I like the idea of being an extremist for love and acceptance. It calls to something deep within my spirit. Because it is not homophobia or transphobia alone that breaks my heart—it’s inequality and oppression with regard to gender, to race, to religion; any part of the arena of human existence where being a minority or being different puts one automatically at risk.
That is why, as an associate producer in 2003, when I was barely 18, I was proud to help put the first openly gay person on a national TV interview in Nigeria, and to follow it up with a magazine cover. That is why I am set to do the same with the first interview with an intersex woman on national TV this month. That is why I stepped up to help tell the story of a woman alleging rape by a powerful Nigerian pastor. That is why I have launched a faith platform that integrates as many voices as possible, from atheists and agnostics, to people of the Bahai faith and the Grail message. That is why the stigma and discrimination that often follows issues of mental and emotional health engage my attention.
“Here I stand,” the first Martin Luther declared 600 years ago, in front of the most powerful men of his day. “I cannot do otherwise, so help me God.”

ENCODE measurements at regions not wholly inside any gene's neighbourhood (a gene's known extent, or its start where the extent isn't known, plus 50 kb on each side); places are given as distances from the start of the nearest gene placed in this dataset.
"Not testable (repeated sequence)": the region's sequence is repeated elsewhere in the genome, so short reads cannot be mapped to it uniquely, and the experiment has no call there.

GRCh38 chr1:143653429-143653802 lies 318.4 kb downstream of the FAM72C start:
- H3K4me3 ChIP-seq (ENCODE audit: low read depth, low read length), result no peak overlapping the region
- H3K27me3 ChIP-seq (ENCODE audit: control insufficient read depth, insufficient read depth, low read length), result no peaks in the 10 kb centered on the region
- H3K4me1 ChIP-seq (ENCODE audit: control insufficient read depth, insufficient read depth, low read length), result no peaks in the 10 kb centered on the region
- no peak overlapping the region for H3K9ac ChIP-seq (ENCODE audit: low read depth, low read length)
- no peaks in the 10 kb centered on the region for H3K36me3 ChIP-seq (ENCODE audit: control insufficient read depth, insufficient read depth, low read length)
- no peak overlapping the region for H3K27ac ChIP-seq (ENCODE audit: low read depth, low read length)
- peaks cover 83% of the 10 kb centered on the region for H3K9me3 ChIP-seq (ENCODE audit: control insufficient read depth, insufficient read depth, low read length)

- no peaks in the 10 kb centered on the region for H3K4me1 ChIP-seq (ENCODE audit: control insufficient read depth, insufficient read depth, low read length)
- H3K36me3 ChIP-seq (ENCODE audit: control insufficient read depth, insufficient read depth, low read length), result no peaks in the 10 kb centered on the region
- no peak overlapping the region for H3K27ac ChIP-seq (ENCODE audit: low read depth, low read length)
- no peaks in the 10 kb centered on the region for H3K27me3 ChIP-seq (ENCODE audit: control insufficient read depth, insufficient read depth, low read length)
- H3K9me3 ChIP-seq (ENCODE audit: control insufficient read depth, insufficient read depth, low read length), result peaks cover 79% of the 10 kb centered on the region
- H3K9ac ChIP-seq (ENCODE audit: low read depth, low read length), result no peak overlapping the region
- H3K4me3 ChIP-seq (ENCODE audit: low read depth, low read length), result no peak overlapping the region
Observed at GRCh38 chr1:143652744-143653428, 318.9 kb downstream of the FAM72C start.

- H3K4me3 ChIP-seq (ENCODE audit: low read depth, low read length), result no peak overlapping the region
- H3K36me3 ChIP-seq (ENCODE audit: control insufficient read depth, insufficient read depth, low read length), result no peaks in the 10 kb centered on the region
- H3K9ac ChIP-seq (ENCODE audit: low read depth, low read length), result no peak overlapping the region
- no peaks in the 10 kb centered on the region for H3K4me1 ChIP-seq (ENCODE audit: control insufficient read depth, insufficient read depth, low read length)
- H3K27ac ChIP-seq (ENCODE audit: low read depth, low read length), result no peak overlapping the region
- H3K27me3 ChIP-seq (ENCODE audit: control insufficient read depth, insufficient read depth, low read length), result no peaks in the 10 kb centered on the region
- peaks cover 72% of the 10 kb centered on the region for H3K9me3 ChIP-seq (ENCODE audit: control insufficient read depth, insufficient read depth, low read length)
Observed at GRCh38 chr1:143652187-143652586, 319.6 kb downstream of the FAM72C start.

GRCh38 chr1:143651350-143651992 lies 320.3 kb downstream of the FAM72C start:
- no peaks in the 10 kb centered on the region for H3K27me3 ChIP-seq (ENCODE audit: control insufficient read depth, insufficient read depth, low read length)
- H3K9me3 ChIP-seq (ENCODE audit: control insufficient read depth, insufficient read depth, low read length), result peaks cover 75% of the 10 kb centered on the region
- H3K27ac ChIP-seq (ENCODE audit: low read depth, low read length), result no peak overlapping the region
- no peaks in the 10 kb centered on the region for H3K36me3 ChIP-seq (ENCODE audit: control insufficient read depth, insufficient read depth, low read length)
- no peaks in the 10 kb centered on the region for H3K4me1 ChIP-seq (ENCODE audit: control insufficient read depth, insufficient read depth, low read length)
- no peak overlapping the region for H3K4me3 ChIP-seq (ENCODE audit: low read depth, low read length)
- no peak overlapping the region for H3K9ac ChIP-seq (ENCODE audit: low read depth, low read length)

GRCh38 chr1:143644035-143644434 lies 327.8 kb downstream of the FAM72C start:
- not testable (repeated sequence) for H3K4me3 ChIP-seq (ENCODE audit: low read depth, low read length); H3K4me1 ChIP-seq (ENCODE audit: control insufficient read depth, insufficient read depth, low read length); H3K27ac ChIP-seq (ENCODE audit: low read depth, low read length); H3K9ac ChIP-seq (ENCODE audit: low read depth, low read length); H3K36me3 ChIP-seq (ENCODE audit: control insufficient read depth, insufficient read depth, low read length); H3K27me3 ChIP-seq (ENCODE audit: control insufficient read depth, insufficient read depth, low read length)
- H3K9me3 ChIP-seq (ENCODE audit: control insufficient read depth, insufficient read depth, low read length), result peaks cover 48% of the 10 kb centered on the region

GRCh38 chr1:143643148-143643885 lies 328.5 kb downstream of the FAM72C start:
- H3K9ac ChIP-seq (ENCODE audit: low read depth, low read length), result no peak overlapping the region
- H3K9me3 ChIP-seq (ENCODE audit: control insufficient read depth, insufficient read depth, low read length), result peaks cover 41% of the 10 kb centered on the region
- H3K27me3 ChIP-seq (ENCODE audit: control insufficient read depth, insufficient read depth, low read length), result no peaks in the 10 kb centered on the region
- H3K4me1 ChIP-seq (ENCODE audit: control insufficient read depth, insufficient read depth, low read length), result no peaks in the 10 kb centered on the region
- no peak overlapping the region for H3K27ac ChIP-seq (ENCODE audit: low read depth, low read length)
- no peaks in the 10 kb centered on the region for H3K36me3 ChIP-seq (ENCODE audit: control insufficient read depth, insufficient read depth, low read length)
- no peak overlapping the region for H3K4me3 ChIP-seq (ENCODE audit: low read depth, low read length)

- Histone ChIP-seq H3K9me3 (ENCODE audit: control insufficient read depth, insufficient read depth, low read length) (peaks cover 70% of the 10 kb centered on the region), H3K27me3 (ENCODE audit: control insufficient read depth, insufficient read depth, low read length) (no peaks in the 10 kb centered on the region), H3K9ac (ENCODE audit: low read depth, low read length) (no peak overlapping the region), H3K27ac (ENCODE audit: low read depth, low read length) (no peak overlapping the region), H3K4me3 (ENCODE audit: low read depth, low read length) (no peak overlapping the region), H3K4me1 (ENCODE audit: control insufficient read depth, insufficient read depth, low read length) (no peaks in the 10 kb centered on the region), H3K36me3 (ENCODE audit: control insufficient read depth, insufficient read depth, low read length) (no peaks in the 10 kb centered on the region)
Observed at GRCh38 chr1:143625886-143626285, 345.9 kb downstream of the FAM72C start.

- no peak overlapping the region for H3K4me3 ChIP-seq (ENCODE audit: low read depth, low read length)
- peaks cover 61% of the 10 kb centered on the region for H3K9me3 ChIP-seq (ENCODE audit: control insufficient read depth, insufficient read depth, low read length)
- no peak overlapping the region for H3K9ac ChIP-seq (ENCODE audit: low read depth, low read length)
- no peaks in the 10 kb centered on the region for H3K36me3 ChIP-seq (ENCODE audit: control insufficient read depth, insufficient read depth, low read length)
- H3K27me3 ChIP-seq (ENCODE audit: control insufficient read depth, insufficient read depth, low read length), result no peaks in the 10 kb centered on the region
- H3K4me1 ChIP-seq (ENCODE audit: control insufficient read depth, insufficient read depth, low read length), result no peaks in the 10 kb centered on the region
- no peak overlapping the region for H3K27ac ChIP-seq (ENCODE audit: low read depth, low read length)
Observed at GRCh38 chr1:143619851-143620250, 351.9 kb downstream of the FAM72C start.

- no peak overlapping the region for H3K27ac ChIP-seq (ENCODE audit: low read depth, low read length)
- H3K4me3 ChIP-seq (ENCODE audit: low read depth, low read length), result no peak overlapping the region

That is why today I am announcing the launch of The Nigeria Prize for Difference and Diversity, and literally putting my money where my mouth is by endowing the prize for its first year. The prize will find and support young people across Nigeria who are creating safe spaces for and giving voice to people who are different in seven key areas: gender, sexuality, faith and spirituality, mental and emotional health, art, special needs, and human rights.
Applications open today on diversity.ynaija.com; the criteria for the prize are also on the site. I am especially looking for those who work in states and communities in Nigeria where it is most dangerous, even fatal, to be different; people and organisations who do not know how to navigate funding, spotlights or networks. I want to help them, in my personal capacity—using my voice, brand, networks, and talents—in their quest to make us more fully human.